Community Voices
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A homeless man waits with his belongings near the intersection of Palos Verdes and 7th St. (From SPT archives 2015.) (photo: John Mattera Photography)

This month, I’m going to chat with you about a recent community program I had the chance to experience firsthand in action and share with you what it felt like to see a community align resources to make an immediate impact. 

But first, how are you doing? 

The more I do this work, the more I realize that if we don’t care for ourselves, we cannot care for anyone else. If we don’t take care of the things going on in our bodies, minds, and hearts, we cannot create space for others. So, how are you doing? How are you feeling these days? What does the pace and rhythm of life seem like? Are you doing okay?

How am I feeling? Thanks for asking. I’m feeling a bit overwhelmed, but hopeful. Being a business-owning, community-advocating mother of two kids with a very large village leads to a pretty constant state of overwhelm. Don’t worry. I’m okay. It’s a pretty full and great life.

Why am I hopeful, you ask? Two weeks ago, our area – the Harbor Area – hosted two Inside Safe events. 

It takes a village: The village came together to help get those sleeping in tents inside and safe. Pictured (l to r): Amber Sheikh, George Magallanes (Deputy Director, Homeless Services Coordinator for Councilman Tim McOsker), Desi Sarcona (Harbor Area Field Rep for Councilman Tim McOsker), and Pastor Lisa Williams. Click to enlarge. (photo: Amber Sheikh)

It’s a one-day, all-hands-on-deck push to get the majority of our homeless individuals inside. Safe. Additionally, this effort tries to move people inside together, at the same location(s), so they can stay in the community of people they’ve come to rely on. Even though all the moving parts came together during an action-focused day, it really was the culmination of years of relationship building — the intense day of work truly moved at the speed of trust. 

I spent most of the first day with our unhoused neighbors, incredible service providers, advocates, and city departments. Supervisor Janice Hahn and Councilmember Tim McOsker, along with their staff, were there too. And not just there for the photo opportunities. They were in it with the rest of us, having the hard conversations and doling out tight hugs.

An entire motel was available to house people that day if they chose to move in. They could bring two bags of items with them (and had the option to utilize a local navigation center to store some additional items). In exchange for their own room and bathroom (and TV, this was a point of interest), they signed off to have their encampment area cleared and cleaned by the sanitation department. They then loaded a bus to their destination — a sparse yet comfortable hotel in Wilmington. Folks will stay there until they can find more permanent housing.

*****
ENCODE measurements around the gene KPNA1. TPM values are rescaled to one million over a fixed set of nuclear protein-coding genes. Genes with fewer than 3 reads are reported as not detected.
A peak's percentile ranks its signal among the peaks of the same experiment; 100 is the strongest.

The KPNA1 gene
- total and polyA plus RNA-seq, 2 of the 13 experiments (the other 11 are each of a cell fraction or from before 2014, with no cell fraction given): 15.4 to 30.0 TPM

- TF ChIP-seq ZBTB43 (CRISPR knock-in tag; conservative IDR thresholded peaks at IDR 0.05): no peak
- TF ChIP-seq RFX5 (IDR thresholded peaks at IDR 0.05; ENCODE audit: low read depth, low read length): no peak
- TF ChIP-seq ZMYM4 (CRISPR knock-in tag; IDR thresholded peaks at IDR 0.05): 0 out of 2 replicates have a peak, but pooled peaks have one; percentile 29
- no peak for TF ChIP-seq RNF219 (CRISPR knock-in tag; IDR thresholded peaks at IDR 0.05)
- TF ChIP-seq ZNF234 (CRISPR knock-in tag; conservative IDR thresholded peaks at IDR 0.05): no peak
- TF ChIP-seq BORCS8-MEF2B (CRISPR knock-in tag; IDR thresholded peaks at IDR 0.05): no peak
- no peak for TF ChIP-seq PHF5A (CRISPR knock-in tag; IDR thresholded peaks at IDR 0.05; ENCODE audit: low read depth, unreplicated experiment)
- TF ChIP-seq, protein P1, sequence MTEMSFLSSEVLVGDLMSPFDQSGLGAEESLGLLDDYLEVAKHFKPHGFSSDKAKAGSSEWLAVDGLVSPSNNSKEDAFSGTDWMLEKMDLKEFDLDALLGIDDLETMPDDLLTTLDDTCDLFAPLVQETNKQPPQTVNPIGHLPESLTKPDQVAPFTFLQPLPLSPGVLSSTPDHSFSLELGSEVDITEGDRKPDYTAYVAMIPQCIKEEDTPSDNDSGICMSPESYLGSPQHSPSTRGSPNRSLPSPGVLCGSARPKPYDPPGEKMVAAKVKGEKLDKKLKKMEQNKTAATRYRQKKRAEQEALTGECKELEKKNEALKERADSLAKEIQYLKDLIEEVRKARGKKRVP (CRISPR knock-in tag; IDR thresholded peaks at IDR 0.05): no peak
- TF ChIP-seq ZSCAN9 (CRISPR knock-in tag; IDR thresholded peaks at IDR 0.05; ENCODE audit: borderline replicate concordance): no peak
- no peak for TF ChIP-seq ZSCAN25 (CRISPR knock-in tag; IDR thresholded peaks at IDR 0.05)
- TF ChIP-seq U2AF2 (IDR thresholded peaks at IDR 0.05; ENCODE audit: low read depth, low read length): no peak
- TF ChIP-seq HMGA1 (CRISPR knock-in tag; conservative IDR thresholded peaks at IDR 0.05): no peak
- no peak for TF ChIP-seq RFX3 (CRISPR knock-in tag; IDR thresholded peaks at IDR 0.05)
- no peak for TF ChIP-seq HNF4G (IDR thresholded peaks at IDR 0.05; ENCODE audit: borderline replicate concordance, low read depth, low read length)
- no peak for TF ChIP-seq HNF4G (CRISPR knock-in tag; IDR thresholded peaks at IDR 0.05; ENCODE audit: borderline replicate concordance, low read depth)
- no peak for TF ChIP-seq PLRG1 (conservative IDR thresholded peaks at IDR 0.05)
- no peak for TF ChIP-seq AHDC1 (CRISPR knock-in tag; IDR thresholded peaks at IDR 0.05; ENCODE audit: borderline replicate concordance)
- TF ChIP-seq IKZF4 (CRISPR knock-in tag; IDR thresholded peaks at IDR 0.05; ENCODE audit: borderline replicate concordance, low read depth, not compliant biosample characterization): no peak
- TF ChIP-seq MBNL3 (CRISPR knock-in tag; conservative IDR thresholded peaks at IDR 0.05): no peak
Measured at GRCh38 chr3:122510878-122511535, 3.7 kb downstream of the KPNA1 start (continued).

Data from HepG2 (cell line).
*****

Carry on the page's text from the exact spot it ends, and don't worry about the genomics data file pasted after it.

One of the most significant drawbacks for a few that chose not to go: their things. To participate in this program, you can’t bring a large tent of accumulated belongings with you. Imagine someone telling you they have a nicer home for you today, but you can only bring two bags. It would be a tough decision. And I’m sure you’re thinking, “But it’s a home, and they don’t have one.” Yes and no. Humans are wonderfully adaptable creatures. We make our homes where we are. So, for many, their decision felt like it would feel to you. Two large bags, the rest is cleared (read: trashed).

Over two days, we brought in 68 individuals, 13 dogs, and 12 cats. That’s incredible! Along the way, we learned some lessons regarding doing this again. When the crew left the encampment that day, there were ten tents remaining. 

The optimist in me knows that these types of wins compound. This day will lead to some other wins:

1.) With 68 people off the street, our street-based outreach teams can now focus on the remaining individuals with more strategy and care. 

2.) For the 40 people now located in a designated room at one of the motels together, they have maintained their social system, and their service providers can easily find them for appointments and service provision.

3.) Sixty-eight people are safer. They have three meals daily, a bathroom, a bed, and a door they can lock. They have 24/7 security. This is my favorite outcome.

Every month, we meet here, in this space, to share stories about the experiences we have in our community and how we navigate life’s challenges — ours and others. Participating in efforts like Inside Safe keeps me hopeful because I know that one day of action and solutions will lead to others.  

Thanks for spending time with me this month. I’ll be back next month to share more community stories. spt

Amber Sheikh

Amber Sheikh is a San Pedro resident, mother of two, community advocate, and owner of Sheikh/Impact, a nonprofit consulting firm. She has nearly two decades of experience working in and with organizations solving homelessness and income inequality.